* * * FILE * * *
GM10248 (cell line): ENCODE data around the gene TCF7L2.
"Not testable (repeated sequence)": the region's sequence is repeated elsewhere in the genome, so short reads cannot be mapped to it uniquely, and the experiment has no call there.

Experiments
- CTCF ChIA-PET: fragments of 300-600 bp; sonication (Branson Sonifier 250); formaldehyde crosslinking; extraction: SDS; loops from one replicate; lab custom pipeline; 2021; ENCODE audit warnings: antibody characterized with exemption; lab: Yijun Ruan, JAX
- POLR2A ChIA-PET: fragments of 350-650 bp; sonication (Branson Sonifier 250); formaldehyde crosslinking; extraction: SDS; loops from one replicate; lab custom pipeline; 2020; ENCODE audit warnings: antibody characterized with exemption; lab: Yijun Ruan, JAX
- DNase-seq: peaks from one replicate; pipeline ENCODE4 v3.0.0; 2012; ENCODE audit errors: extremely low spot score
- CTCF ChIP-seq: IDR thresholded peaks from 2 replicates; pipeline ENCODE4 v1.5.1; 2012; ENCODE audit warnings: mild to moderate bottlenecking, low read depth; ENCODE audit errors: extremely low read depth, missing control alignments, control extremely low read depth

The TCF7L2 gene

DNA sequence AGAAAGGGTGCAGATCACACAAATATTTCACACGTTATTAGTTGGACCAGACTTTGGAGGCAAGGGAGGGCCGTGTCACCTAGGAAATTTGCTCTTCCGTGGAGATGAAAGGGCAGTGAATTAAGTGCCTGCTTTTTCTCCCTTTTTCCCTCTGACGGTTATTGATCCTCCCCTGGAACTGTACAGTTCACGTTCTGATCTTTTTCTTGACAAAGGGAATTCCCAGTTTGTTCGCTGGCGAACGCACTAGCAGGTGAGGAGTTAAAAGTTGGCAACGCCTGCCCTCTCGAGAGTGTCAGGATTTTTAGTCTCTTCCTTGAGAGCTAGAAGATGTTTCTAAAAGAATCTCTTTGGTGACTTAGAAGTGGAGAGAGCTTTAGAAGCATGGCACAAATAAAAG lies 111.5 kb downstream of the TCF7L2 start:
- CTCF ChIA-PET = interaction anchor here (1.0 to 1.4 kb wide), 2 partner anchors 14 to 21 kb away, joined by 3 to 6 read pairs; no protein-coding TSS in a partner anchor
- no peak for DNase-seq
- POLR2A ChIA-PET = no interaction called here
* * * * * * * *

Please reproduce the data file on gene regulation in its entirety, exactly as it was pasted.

GM10248 (cell line): ENCODE data around the gene TCF7L2.
"Not testable (repeated sequence)": the region's sequence is repeated elsewhere in the genome, so short reads cannot be mapped to it uniquely, and the experiment has no call there.

Experiments
- CTCF ChIA-PET: fragments of 300-600 bp; sonication (Branson Sonifier 250); formaldehyde crosslinking; extraction: SDS; loops from one replicate; lab custom pipeline; 2021; ENCODE audit warnings: antibody characterized with exemption; lab: Yijun Ruan, JAX
- POLR2A ChIA-PET: fragments of 350-650 bp; sonication (Branson Sonifier 250); formaldehyde crosslinking; extraction: SDS; loops from one replicate; lab custom pipeline; 2020; ENCODE audit warnings: antibody characterized with exemption; lab: Yijun Ruan, JAX
- DNase-seq: peaks from one replicate; pipeline ENCODE4 v3.0.0; 2012; ENCODE audit errors: extremely low spot score
- CTCF ChIP-seq: IDR thresholded peaks from 2 replicates; pipeline ENCODE4 v1.5.1; 2012; ENCODE audit warnings: mild to moderate bottlenecking, low read depth; ENCODE audit errors: extremely low read depth, missing control alignments, control extremely low read depth

The TCF7L2 gene

DNA sequence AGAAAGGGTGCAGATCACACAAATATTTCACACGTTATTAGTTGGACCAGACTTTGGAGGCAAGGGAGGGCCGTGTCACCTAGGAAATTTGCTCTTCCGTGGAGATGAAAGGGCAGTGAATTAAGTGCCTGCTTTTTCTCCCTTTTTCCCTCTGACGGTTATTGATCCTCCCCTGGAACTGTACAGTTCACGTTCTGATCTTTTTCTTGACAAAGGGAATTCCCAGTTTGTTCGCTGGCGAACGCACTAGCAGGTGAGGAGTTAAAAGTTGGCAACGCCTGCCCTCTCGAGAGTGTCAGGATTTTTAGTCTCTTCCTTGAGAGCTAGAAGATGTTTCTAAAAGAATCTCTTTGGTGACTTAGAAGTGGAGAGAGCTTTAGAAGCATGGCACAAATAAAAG lies 111.5 kb downstream of the TCF7L2 start:
- CTCF ChIA-PET = interaction anchor here (1.0 to 1.4 kb wide), 2 partner anchors 14 to 21 kb away, joined by 3 to 6 read pairs; no protein-coding TSS in a partner anchor
- no peak for DNase-seq
- POLR2A ChIA-PET = no interaction called here